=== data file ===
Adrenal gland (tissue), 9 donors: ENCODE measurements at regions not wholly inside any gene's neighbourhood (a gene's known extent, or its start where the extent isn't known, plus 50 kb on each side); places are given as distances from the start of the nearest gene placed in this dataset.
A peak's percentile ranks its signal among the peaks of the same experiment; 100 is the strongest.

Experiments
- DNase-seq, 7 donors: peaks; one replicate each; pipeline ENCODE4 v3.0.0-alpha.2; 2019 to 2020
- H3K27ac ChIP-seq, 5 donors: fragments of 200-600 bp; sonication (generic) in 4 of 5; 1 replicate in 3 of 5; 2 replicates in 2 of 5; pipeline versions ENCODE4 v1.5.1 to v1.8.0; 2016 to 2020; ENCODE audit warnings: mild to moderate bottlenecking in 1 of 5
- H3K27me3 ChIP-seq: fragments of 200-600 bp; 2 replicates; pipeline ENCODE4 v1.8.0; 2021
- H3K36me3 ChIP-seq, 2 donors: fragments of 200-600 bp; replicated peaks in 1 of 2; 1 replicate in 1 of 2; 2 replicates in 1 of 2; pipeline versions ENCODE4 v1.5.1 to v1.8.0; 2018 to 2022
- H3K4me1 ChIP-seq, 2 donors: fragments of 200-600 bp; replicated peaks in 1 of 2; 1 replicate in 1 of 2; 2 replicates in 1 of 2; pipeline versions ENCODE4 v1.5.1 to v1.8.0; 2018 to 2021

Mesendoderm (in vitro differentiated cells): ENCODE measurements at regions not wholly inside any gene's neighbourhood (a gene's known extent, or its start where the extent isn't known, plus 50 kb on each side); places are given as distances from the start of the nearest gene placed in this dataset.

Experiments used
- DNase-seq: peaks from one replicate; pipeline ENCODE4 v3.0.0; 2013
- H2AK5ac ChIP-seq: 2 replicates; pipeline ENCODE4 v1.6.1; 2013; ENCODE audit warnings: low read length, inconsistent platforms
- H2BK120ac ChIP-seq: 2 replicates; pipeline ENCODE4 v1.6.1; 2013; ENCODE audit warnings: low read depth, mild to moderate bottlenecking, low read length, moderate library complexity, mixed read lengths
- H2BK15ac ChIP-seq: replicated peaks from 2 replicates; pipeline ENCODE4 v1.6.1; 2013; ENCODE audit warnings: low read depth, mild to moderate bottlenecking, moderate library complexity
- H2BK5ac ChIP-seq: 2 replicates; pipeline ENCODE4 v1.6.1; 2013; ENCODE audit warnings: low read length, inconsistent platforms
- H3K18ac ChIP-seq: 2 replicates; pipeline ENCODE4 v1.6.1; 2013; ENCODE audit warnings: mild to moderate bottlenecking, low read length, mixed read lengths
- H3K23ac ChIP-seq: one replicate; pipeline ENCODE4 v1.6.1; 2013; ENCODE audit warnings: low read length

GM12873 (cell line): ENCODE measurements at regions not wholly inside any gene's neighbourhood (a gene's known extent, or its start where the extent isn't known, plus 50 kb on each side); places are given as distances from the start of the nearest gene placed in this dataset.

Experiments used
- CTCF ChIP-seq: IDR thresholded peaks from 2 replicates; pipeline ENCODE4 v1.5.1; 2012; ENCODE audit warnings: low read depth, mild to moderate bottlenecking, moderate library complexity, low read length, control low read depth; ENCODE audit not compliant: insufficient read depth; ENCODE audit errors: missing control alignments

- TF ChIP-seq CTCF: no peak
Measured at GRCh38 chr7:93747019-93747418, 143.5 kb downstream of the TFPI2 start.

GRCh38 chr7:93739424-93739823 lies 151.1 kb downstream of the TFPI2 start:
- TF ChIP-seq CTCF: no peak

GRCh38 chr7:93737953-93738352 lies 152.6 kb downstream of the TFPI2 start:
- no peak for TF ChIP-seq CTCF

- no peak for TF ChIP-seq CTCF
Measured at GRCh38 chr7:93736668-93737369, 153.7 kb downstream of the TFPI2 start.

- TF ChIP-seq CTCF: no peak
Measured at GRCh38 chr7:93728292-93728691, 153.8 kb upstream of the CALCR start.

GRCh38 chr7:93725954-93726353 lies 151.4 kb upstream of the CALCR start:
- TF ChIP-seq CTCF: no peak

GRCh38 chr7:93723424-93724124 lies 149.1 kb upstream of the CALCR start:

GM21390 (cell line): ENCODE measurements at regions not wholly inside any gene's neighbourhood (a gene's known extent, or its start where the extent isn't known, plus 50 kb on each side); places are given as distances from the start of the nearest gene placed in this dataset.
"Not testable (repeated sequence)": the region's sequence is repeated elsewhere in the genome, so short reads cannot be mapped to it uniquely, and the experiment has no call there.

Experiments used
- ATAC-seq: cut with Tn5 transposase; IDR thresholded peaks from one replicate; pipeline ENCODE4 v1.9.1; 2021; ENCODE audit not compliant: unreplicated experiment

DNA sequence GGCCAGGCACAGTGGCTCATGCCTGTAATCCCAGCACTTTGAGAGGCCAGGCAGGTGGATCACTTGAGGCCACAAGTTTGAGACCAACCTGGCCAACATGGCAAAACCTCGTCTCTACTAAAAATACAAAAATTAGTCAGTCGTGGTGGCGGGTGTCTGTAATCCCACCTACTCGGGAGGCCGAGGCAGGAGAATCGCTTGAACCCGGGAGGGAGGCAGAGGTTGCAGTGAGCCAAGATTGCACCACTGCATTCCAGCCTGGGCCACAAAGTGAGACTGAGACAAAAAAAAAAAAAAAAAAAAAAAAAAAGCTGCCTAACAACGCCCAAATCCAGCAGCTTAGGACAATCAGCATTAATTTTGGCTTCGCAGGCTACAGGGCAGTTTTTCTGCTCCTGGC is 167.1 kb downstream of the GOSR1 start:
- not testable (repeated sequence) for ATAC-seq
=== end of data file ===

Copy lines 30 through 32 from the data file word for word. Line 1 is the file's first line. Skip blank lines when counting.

Measured at GRCh38 chr7:93728292-93728691, 153.8 kb upstream of the CALCR start.

GRCh38 chr7:93725954-93726353 lies 151.4 kb upstream of the CALCR start:
- TF ChIP-seq CTCF: no peak